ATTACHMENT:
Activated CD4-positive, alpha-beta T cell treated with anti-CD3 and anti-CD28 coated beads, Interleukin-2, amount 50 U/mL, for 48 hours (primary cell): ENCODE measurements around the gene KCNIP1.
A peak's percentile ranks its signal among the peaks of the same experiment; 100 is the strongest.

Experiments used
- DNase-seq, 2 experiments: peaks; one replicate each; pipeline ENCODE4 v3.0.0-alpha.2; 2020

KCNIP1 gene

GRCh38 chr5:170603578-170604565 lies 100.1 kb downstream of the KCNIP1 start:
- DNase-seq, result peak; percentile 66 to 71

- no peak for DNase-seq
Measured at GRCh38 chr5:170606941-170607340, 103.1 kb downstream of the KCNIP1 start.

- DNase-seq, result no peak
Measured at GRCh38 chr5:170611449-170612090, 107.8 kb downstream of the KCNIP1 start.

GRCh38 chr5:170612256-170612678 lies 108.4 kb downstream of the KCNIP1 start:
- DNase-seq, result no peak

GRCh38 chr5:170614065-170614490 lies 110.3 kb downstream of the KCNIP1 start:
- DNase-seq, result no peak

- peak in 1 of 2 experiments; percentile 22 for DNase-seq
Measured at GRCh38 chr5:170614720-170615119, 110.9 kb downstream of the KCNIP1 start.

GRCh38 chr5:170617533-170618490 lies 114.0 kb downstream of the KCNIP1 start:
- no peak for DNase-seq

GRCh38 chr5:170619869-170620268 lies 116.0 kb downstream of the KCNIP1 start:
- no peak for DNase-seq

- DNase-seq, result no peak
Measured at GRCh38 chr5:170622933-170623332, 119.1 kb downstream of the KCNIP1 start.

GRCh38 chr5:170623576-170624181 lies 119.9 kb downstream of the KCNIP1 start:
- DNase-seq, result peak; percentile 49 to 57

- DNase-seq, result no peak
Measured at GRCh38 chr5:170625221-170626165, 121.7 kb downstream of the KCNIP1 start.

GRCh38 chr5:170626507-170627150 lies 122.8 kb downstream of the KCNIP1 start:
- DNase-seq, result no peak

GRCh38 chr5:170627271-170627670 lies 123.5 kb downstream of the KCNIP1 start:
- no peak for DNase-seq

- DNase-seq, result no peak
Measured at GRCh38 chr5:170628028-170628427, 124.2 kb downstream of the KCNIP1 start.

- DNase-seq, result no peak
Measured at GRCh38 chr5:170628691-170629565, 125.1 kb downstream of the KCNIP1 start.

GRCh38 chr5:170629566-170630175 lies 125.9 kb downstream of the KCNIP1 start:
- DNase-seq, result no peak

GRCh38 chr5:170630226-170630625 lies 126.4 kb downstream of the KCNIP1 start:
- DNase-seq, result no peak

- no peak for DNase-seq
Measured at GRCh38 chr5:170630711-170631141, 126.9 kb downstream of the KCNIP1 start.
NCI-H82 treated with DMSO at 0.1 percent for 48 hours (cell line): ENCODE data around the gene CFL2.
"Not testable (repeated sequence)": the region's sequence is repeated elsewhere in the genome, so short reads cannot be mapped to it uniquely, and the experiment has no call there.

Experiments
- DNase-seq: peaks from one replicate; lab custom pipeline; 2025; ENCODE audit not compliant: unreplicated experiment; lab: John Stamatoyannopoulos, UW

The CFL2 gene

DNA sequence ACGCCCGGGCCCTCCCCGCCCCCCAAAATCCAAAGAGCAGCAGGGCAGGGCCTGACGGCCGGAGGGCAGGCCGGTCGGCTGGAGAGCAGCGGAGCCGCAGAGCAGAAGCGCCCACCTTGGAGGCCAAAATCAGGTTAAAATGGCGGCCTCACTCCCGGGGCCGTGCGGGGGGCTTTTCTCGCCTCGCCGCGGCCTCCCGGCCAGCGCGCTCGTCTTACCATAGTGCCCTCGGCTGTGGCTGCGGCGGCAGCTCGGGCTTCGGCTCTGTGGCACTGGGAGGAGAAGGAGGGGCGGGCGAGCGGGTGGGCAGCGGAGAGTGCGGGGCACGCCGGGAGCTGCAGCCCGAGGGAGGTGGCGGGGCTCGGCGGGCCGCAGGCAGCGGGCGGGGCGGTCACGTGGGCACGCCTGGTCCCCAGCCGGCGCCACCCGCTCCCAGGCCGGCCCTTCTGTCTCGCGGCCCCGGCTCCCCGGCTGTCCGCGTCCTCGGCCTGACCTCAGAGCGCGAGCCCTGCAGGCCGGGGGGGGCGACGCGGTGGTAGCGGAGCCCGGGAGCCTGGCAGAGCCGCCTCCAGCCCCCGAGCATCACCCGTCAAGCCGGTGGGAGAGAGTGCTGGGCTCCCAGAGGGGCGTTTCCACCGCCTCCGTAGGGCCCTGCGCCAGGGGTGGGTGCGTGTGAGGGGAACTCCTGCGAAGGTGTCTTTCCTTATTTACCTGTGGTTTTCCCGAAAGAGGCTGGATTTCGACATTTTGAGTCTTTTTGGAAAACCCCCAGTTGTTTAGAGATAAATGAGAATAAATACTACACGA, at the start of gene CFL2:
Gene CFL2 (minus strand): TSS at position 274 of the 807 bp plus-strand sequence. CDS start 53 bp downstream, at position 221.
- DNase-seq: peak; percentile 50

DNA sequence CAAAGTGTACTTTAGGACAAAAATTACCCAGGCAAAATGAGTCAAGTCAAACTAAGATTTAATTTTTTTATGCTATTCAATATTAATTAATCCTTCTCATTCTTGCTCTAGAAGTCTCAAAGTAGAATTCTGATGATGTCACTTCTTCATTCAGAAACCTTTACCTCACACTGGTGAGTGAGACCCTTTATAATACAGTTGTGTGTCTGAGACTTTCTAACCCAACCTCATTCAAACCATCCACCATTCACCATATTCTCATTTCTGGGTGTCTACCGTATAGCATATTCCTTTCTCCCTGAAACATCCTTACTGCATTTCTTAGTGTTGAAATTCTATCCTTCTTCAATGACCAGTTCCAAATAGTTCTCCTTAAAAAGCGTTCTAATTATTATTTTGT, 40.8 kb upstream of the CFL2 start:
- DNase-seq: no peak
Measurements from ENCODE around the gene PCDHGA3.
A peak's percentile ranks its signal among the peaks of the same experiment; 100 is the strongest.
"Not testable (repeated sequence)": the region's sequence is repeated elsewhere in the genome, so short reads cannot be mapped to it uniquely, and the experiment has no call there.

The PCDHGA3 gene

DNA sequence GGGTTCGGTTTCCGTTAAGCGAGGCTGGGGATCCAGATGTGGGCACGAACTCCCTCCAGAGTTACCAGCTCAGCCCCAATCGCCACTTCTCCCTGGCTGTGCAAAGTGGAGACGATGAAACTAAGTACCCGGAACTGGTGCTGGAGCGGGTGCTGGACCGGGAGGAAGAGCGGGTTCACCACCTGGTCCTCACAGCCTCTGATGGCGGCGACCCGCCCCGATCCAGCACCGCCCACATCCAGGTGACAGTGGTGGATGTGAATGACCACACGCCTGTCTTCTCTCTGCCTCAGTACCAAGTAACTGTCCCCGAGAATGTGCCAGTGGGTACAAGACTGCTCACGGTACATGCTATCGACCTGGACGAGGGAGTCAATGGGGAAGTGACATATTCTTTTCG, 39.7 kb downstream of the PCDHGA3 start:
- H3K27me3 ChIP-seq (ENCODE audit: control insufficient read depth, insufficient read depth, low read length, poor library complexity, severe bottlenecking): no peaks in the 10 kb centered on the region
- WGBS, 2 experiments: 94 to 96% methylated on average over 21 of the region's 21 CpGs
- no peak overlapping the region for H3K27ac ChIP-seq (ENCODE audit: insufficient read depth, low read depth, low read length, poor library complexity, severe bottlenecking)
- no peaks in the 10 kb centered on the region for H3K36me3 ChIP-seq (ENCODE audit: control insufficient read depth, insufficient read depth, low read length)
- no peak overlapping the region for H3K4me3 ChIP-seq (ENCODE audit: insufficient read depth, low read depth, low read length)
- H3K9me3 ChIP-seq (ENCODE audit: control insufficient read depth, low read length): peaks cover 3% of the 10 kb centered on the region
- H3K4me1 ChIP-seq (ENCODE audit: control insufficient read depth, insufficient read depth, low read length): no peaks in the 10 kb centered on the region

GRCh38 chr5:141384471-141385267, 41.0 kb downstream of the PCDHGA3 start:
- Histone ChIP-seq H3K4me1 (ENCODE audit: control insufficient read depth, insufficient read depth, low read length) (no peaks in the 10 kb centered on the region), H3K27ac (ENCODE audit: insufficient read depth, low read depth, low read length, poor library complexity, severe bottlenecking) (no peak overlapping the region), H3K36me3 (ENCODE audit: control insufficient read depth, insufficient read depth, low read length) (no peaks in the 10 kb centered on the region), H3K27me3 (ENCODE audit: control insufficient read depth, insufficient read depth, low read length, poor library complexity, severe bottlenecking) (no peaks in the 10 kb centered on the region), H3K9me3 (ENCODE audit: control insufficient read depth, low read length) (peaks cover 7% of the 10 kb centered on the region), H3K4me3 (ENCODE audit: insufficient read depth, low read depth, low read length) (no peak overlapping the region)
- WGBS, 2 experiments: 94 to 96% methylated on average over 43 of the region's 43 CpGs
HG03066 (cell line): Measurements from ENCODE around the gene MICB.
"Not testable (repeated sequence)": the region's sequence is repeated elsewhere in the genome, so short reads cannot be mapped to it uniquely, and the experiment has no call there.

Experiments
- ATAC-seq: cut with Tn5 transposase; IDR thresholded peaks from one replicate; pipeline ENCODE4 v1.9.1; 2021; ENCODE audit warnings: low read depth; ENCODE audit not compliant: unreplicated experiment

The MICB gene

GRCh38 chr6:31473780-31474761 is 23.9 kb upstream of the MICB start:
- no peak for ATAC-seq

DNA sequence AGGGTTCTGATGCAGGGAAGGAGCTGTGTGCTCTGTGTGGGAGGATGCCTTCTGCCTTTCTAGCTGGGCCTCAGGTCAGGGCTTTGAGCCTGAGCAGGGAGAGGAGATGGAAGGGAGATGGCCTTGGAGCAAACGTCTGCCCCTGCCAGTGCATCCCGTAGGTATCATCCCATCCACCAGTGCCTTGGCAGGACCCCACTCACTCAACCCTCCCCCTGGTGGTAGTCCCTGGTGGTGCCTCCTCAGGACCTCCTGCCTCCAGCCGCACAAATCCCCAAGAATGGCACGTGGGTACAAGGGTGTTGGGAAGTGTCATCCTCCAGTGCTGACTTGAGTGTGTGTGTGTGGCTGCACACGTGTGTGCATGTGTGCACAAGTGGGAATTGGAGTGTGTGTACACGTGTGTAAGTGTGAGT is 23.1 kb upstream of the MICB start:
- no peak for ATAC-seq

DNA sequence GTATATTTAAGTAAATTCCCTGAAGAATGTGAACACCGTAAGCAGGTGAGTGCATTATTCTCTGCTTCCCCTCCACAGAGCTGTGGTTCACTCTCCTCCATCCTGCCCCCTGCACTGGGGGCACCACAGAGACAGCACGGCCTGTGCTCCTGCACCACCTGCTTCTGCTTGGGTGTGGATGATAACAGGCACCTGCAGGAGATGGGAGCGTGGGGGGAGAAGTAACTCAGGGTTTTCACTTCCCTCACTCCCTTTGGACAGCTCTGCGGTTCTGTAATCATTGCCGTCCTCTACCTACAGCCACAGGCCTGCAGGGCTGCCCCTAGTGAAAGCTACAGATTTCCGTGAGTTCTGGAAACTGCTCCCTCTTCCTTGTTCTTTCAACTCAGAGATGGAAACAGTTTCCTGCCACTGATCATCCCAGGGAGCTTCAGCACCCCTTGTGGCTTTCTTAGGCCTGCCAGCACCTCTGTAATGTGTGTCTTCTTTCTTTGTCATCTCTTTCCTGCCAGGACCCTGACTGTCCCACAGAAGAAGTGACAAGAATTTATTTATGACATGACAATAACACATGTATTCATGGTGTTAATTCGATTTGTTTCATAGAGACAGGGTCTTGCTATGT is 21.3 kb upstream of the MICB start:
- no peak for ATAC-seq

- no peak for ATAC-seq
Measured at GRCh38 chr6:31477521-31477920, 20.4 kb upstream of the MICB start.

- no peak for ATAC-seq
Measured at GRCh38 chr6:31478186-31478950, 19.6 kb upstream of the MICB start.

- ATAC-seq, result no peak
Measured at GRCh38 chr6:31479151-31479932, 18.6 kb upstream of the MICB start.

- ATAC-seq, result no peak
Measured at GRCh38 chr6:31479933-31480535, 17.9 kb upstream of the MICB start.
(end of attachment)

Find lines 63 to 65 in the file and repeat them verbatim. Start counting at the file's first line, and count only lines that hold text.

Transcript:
- H3K4me1 ChIP-seq (ENCODE audit: control insufficient read depth, insufficient read depth, low read length): no peaks in the 10 kb centered on the region

GRCh38 chr5:141384471-141385267, 41.0 kb downstream of the PCDHGA3 start:
- Histone ChIP-seq H3K4me1 (ENCODE audit: control insufficient read depth, insufficient read depth, low read length) (no peaks in the 10 kb centered on the region), H3K27ac (ENCODE audit: insufficient read depth, low read depth, low read length, poor library complexity, severe bottlenecking) (no peak overlapping the region), H3K36me3 (ENCODE audit: control insufficient read depth, insufficient read depth, low read length) (no peaks in the 10 kb centered on the region), H3K27me3 (ENCODE audit: control insufficient read depth, insufficient read depth, low read length, poor library complexity, severe bottlenecking) (no peaks in the 10 kb centered on the region), H3K9me3 (ENCODE audit: control insufficient read depth, low read length) (peaks cover 7% of the 10 kb centered on the region), H3K4me3 (ENCODE audit: insufficient read depth, low read depth, low read length) (no peak overlapping the region)